Caussey's Corner

Butterfly in My Pocket: A True Tale From a Texas Teacher

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Cities have become like islands in the accompaniment of neighboring archipelagos. Yet it continues to rain. Some places in Texas have received more rain this June than in a normal year.

The Brazos and Trinity Rivers have flooded. The water basins of Texas Rivers, like concrete and earthen dams, are over capacity.

Some homes along the Little Wichita and Guadalupe Rivers can only be identified by their chimneys and roofs thrusting through the floodwaters. Interstate highways and farm-to-market roads have been closed for hours or even days, to allow the fast, foaming water to subside.

Barn tops peek above the river crests as floating, bloated animal carcasses meander along the surface, caught and held snuggly by barb wire fences skulking just beneath the surface.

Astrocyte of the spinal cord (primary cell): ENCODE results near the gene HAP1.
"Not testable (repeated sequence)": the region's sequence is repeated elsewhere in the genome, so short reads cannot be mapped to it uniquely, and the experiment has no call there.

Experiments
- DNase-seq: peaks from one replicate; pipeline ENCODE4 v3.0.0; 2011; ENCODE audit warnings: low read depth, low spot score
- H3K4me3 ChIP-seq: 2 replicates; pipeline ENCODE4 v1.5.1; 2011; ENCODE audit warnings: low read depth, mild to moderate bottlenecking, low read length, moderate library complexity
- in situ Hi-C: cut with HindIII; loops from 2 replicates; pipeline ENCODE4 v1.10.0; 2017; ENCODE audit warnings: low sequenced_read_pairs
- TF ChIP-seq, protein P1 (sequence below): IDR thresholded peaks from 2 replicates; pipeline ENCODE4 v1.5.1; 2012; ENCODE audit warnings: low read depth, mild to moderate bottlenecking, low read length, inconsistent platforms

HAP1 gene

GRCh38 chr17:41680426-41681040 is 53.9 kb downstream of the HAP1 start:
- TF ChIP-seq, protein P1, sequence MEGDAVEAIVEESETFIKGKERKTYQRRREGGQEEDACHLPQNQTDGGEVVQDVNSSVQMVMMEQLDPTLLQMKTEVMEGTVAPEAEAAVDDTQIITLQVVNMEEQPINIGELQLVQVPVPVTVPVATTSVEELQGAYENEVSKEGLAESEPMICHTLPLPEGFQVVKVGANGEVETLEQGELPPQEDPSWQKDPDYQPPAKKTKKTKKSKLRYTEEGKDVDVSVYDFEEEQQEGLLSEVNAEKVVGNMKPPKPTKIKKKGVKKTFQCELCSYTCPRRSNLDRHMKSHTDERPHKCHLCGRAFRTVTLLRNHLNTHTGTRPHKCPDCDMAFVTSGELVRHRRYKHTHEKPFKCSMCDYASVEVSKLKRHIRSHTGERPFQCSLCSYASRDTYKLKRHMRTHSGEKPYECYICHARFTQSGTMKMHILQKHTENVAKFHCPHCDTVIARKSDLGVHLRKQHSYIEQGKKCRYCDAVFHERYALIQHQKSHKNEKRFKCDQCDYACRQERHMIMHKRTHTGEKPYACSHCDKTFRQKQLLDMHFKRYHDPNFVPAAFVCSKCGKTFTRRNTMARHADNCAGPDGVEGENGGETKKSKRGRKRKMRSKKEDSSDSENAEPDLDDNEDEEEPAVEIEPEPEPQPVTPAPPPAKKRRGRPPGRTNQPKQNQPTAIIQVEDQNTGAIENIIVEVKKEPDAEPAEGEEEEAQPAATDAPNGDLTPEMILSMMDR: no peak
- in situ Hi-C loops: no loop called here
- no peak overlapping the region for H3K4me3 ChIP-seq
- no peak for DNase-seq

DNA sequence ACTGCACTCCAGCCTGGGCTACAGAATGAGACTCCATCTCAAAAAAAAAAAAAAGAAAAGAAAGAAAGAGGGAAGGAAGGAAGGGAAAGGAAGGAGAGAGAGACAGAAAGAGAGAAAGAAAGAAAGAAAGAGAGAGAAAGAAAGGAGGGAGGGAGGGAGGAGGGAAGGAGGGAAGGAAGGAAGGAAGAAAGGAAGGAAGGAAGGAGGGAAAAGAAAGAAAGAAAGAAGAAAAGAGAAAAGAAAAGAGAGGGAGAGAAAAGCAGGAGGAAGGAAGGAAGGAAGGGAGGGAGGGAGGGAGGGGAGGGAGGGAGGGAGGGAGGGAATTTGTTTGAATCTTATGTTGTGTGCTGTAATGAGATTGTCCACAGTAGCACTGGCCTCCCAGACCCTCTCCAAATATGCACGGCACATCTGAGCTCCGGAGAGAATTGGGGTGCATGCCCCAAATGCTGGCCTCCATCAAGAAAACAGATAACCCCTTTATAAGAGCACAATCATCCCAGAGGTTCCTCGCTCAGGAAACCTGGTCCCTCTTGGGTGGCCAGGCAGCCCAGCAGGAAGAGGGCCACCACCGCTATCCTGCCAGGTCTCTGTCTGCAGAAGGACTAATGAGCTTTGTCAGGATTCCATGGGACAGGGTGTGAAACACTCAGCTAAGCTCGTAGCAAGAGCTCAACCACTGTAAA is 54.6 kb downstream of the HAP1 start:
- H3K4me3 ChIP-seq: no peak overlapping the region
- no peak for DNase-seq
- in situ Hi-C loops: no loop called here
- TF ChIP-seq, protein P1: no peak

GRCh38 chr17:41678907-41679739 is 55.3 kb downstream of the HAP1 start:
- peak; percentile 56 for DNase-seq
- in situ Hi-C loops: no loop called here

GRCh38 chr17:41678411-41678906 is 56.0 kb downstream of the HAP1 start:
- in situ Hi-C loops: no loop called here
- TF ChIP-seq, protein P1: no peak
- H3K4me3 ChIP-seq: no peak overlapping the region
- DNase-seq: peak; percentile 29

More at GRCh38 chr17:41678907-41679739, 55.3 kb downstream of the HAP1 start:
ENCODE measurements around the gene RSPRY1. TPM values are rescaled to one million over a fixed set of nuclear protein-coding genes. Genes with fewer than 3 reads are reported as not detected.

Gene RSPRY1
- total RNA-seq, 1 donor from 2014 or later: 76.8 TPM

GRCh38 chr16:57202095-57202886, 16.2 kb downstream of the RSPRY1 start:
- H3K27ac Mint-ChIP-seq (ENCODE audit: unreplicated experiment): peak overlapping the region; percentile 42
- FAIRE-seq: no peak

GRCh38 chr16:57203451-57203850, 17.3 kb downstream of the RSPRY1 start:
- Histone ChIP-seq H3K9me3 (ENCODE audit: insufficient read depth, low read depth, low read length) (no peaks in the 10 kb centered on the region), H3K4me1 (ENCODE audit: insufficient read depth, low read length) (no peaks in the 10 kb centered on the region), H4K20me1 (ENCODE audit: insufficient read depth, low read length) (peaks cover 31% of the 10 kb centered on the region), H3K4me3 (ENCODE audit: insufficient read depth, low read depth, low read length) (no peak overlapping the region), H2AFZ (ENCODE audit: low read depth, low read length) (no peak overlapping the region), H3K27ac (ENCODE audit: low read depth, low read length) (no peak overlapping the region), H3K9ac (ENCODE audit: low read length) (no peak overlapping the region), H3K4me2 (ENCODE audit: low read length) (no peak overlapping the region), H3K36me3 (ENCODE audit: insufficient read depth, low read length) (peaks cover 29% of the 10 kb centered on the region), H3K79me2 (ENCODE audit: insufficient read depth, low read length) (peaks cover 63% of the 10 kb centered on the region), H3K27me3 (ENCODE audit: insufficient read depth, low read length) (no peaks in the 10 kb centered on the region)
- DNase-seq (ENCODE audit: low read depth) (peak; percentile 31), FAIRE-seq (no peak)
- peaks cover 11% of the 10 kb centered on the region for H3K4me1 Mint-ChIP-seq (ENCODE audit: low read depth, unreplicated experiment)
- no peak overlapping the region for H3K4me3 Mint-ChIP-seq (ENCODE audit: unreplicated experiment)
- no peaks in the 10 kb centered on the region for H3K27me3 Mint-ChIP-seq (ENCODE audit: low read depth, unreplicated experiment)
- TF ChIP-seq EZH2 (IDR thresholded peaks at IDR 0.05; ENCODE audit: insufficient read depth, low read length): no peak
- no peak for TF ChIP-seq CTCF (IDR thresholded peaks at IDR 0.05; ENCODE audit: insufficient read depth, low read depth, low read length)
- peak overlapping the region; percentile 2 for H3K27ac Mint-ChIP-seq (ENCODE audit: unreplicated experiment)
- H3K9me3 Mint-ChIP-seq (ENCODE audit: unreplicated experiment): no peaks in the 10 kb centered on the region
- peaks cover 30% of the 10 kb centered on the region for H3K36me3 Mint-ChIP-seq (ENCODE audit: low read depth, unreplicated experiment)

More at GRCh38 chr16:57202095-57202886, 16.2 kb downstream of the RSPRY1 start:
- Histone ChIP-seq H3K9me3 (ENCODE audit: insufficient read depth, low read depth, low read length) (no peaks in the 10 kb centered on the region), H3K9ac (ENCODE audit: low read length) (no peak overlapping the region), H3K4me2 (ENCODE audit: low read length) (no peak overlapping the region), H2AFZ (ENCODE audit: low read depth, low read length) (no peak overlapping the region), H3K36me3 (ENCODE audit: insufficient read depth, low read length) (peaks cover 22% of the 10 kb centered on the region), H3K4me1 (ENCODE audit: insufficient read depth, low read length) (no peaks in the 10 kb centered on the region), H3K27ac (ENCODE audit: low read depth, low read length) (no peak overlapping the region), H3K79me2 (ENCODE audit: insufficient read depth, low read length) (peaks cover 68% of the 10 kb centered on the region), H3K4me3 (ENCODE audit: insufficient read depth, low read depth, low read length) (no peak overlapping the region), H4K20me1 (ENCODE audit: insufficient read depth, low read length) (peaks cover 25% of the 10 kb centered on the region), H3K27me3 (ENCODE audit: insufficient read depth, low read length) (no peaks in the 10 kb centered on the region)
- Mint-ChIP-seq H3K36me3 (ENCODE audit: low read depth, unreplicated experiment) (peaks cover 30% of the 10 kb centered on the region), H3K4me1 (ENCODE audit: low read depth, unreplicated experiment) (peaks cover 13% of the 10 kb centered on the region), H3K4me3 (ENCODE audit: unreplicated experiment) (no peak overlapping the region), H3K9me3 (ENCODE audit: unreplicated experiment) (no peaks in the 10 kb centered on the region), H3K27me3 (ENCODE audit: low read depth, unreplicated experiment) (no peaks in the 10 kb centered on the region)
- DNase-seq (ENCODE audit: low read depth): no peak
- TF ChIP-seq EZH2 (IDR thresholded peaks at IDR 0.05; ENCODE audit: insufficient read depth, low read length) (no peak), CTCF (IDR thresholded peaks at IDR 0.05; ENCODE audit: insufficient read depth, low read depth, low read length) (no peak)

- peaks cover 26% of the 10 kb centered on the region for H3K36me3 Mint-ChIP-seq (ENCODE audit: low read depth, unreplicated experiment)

Butterfly in My Pocket: A True Tale From a Texas Teacher

Photo: Pxhere.com

It rained on my property in Dallas for 12 consecutive days. The rain gauge indicates over 40 inches of moisture this year. More than twice the amount that has usually fallen by this time of year.

Creeks and bar ditches are pregnant with runoff water, while some homeowners now possessors of beautiful homes that have fallen or slid from hilltops or creek banks into the rushing torrent. Lakes are bursting and spillways overflow as the sun rests behind angry clouds.

It cleared briefly this morning, but the distant horizon held concerns, with dark clouds puckering as though a great force is sending them our way.

Summer school started in mid-June, just as the rainy weather set in. My students adjusted well to the rain, at least, as well as any 12-year-old could when taking the average American History Class.

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